Tech

Israeli Spyware Was Used to Spy on Indian Activists, Journalists, Says WhatsApp

WhatsApp's revelation comes after the company sued an Israeli firm for "helping" spies hack into people's phones. 

New Delhi: WhatsApp has confirmed that an Israeli spyware – Pegasus – was used to spy on Indians in the run-up to the 2019 Lok Sabha elections. At least two dozen academics, human rights activists, lawyers and journalists were reportedly told by WhatsApp that their phones had been under surveillance for a two-week period in May.

According to the Indian Express, which broke the news, the Facebook-owned platform has not revealed the exact number or names of those targeted. WhatsApp’s revelation comes after the company sued an Israeli firm for “helping” spies hack into people’s phones. WhatsApp said in a statement that 100 civil society members had been targeted, and called it “an unmistakable pattern of abuse”.

The Israeli company – NSO Group – has denied the allegations. “In the strongest possible terms, we dispute today’s allegations and will vigorously fight them. Our technology is not designed or licensed for use against human rights activists and journalists,” the firm said in a statement.

“Indian journalists and human rights activists have been the target of surveillance and while I cannot reveal their identities and the exact number, I can say that it is not an insignificant number,” a WhatsApp spokesperson told Indian Express.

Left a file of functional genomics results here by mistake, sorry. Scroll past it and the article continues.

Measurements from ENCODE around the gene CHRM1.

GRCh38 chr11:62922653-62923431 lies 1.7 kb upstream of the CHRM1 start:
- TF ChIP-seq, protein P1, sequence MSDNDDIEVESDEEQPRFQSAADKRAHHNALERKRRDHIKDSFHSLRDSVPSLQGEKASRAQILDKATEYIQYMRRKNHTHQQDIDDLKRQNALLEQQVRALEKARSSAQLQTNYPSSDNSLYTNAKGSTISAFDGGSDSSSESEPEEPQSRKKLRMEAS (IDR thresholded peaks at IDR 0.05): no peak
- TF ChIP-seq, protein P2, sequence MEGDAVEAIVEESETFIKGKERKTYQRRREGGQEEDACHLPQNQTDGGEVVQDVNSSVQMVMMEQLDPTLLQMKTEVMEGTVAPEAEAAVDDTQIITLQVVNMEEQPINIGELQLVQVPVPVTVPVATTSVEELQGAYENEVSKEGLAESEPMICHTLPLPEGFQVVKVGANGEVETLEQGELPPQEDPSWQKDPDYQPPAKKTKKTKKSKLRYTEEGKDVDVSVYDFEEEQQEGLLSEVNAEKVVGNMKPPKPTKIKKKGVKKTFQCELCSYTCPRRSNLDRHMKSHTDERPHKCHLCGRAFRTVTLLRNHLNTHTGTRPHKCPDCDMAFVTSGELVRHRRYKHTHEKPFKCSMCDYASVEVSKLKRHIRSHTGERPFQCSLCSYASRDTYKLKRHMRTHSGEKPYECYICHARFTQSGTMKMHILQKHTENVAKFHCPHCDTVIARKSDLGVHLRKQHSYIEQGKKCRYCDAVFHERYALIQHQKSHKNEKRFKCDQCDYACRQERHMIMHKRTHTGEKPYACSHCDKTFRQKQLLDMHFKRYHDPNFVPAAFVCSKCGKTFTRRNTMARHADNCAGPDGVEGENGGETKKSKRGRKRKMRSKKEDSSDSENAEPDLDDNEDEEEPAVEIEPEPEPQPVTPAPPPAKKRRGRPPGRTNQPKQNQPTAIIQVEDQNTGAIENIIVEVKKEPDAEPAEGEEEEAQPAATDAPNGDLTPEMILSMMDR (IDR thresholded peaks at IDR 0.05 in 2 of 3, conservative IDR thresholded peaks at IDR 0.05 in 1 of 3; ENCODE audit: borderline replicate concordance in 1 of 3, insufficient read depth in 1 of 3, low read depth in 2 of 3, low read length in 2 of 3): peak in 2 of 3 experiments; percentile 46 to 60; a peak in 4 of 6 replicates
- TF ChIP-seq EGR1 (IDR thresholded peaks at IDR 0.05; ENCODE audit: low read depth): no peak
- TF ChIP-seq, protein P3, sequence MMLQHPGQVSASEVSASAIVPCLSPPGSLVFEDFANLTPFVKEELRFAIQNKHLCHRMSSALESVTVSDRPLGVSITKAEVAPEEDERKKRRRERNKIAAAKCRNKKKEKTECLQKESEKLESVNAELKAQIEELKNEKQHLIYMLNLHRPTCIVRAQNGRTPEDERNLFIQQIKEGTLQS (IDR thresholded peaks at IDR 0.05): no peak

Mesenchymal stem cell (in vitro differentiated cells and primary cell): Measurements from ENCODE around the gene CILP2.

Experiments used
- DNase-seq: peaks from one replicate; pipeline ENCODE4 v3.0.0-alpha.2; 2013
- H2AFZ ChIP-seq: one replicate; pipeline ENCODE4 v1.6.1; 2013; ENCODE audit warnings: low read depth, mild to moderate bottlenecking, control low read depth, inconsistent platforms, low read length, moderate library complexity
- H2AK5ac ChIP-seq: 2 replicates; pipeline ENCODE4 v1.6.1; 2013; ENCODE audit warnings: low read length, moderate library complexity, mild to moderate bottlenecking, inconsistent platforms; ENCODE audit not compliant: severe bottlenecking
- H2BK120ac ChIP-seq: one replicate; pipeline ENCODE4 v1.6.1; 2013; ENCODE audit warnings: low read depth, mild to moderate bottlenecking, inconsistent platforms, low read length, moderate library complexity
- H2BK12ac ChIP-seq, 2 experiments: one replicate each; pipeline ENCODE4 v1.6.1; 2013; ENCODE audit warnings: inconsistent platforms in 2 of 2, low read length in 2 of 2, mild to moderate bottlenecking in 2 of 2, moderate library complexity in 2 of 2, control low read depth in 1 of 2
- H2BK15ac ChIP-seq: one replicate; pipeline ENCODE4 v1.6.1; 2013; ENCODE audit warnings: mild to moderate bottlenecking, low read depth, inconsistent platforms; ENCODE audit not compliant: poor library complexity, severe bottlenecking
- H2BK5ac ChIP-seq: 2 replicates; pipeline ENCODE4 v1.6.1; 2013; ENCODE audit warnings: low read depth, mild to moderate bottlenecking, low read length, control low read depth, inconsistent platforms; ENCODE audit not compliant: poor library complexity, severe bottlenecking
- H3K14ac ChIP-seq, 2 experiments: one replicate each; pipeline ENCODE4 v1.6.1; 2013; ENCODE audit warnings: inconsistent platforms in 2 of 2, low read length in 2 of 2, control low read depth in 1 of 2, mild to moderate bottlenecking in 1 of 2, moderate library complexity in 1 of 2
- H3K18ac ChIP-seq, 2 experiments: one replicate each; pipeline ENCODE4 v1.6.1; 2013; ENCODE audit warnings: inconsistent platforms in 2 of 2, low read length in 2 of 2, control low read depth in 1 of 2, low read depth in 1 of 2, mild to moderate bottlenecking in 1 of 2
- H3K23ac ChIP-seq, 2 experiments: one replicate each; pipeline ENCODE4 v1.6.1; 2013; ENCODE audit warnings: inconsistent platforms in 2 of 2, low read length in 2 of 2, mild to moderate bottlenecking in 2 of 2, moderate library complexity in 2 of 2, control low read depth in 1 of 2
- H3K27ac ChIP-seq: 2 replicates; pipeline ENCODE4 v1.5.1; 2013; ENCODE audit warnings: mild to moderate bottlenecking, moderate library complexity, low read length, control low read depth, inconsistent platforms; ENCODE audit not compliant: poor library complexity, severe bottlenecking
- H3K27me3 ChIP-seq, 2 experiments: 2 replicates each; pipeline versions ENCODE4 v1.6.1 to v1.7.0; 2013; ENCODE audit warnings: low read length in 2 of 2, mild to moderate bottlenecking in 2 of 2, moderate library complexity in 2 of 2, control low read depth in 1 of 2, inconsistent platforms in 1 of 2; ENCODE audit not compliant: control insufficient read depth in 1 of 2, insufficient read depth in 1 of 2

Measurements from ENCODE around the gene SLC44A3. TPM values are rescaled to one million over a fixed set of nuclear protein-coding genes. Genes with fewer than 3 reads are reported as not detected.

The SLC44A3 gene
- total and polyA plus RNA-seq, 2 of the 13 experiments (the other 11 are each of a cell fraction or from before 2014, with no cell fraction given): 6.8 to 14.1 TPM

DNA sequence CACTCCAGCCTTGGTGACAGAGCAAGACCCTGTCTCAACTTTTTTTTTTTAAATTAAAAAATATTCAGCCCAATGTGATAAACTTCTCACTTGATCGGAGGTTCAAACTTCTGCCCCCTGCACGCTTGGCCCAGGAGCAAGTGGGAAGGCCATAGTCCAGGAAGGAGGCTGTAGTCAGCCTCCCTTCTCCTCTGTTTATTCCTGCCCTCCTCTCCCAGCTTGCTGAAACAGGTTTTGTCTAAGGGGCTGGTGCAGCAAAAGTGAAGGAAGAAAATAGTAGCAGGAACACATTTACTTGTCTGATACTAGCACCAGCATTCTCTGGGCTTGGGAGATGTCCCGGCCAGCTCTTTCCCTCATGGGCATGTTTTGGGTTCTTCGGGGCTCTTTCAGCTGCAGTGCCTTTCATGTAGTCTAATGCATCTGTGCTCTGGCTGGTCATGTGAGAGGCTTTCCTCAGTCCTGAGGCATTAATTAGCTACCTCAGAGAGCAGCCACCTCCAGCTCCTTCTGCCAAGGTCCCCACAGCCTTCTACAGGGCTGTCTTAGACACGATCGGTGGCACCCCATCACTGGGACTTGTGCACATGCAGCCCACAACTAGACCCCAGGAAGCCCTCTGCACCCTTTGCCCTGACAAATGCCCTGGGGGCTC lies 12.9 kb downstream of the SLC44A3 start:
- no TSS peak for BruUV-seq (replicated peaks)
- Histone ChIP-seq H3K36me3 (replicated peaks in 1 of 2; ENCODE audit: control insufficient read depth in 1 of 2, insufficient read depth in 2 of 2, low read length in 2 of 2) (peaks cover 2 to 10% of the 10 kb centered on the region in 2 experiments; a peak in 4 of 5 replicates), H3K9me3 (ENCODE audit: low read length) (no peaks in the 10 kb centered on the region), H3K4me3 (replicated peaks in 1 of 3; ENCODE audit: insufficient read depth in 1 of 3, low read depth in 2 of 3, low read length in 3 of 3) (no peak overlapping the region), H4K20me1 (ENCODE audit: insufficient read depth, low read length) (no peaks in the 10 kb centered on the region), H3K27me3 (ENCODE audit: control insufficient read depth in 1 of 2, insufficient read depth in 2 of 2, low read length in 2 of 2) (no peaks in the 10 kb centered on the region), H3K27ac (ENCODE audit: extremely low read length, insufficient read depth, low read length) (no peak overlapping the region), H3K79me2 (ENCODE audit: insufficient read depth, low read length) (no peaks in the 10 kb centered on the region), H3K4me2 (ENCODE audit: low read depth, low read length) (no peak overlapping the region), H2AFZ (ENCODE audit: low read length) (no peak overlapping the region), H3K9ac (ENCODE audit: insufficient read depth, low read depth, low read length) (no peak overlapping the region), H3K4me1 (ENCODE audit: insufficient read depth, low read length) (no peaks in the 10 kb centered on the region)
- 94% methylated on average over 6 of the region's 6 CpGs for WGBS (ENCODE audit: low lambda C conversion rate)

Also read | Mob Lynchings: What Kind of WhatsApp Users and Groups Spread Fake News?

Citizen Lab, a Canada-based cyber security organisation, had said in September 2018, “We found suspected NSO Pegasus infections associated with 33 of the 36 Pegasus operators we identified in 45 countries.” It added that one operate, “Ganges, used a politically themed domain,” Indian Express reported.

Pegasus works by getting the targeted person to click on an ‘exploit link’, which allows the operator to go through security features and installs Pegasus on the phone without the owner’s knowledge or permission. The target’s private data, including passwords, contact lists, calendar events, text messages and live voice calls from popular mobile messaging apps, can then be accessed. It’s also possible turn on the phone’s camera or voice recording software.

According to the Indian Express, the latest vulnerabilities reported in the lawsuit indicate that it may not even be necessary to click on the link – just a missed video call might be enough.